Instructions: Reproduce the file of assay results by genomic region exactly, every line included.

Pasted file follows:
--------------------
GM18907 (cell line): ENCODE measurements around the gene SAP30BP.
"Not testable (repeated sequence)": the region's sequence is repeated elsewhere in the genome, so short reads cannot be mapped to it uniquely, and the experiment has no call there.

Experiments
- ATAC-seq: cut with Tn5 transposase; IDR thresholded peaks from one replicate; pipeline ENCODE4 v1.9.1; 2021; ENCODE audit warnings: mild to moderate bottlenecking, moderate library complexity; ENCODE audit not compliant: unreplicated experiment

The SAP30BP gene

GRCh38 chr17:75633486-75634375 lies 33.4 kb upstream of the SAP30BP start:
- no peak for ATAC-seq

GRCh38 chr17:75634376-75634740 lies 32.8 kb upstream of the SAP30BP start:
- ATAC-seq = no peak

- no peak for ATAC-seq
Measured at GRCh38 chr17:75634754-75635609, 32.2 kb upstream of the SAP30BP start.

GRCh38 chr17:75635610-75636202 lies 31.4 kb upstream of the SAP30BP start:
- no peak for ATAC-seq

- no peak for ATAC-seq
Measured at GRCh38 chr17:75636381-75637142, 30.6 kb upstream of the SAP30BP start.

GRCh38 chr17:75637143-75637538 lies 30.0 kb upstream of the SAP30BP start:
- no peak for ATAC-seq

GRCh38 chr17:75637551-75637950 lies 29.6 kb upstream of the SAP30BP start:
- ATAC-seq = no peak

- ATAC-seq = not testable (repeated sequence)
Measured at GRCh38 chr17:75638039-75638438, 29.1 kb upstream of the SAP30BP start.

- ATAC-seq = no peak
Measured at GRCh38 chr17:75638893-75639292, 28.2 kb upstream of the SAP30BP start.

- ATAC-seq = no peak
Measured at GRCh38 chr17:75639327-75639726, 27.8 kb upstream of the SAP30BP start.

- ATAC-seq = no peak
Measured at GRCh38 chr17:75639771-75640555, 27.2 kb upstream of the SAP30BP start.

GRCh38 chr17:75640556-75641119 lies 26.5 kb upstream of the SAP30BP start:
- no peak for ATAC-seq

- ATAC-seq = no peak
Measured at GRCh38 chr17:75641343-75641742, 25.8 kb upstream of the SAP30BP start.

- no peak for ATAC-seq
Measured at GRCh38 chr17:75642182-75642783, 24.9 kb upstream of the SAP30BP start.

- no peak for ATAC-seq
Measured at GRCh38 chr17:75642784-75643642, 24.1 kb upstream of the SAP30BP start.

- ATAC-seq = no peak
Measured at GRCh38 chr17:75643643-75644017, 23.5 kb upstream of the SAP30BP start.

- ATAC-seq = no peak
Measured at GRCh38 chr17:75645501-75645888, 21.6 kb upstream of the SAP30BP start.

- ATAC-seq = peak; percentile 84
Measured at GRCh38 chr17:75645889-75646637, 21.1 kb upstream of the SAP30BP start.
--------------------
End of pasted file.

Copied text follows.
GM18907 (cell line): ENCODE measurements around the gene SAP30BP.
"Not testable (repeated sequence)": the region's sequence is repeated elsewhere in the genome, so short reads cannot be mapped to it uniquely, and the experiment has no call there.

Experiments
- ATAC-seq: cut with Tn5 transposase; IDR thresholded peaks from one replicate; pipeline ENCODE4 v1.9.1; 2021; ENCODE audit warnings: mild to moderate bottlenecking, moderate library complexity; ENCODE audit not compliant: unreplicated experiment

The SAP30BP gene

GRCh38 chr17:75633486-75634375 lies 33.4 kb upstream of the SAP30BP start:
- no peak for ATAC-seq

GRCh38 chr17:75634376-75634740 lies 32.8 kb upstream of the SAP30BP start:
- ATAC-seq = no peak

- no peak for ATAC-seq
Measured at GRCh38 chr17:75634754-75635609, 32.2 kb upstream of the SAP30BP start.

GRCh38 chr17:75635610-75636202 lies 31.4 kb upstream of the SAP30BP start:
- no peak for ATAC-seq

- no peak for ATAC-seq
Measured at GRCh38 chr17:75636381-75637142, 30.6 kb upstream of the SAP30BP start.

GRCh38 chr17:75637143-75637538 lies 30.0 kb upstream of the SAP30BP start:
- no peak for ATAC-seq

GRCh38 chr17:75637551-75637950 lies 29.6 kb upstream of the SAP30BP start:
- ATAC-seq = no peak

- ATAC-seq = not testable (repeated sequence)
Measured at GRCh38 chr17:75638039-75638438, 29.1 kb upstream of the SAP30BP start.

- ATAC-seq = no peak
Measured at GRCh38 chr17:75638893-75639292, 28.2 kb upstream of the SAP30BP start.

- ATAC-seq = no peak
Measured at GRCh38 chr17:75639327-75639726, 27.8 kb upstream of the SAP30BP start.

- ATAC-seq = no peak
Measured at GRCh38 chr17:75639771-75640555, 27.2 kb upstream of the SAP30BP start.

GRCh38 chr17:75640556-75641119 lies 26.5 kb upstream of the SAP30BP start:
- no peak for ATAC-seq

- ATAC-seq = no peak
Measured at GRCh38 chr17:75641343-75641742, 25.8 kb upstream of the SAP30BP start.

- no peak for ATAC-seq
Measured at GRCh38 chr17:75642182-75642783, 24.9 kb upstream of the SAP30BP start.

- no peak for ATAC-seq
Measured at GRCh38 chr17:75642784-75643642, 24.1 kb upstream of the SAP30BP start.

- ATAC-seq = no peak
Measured at GRCh38 chr17:75643643-75644017, 23.5 kb upstream of the SAP30BP start.

- ATAC-seq = no peak
Measured at GRCh38 chr17:75645501-75645888, 21.6 kb upstream of the SAP30BP start.

- ATAC-seq = peak; percentile 84
Measured at GRCh38 chr17:75645889-75646637, 21.1 kb upstream of the SAP30BP start.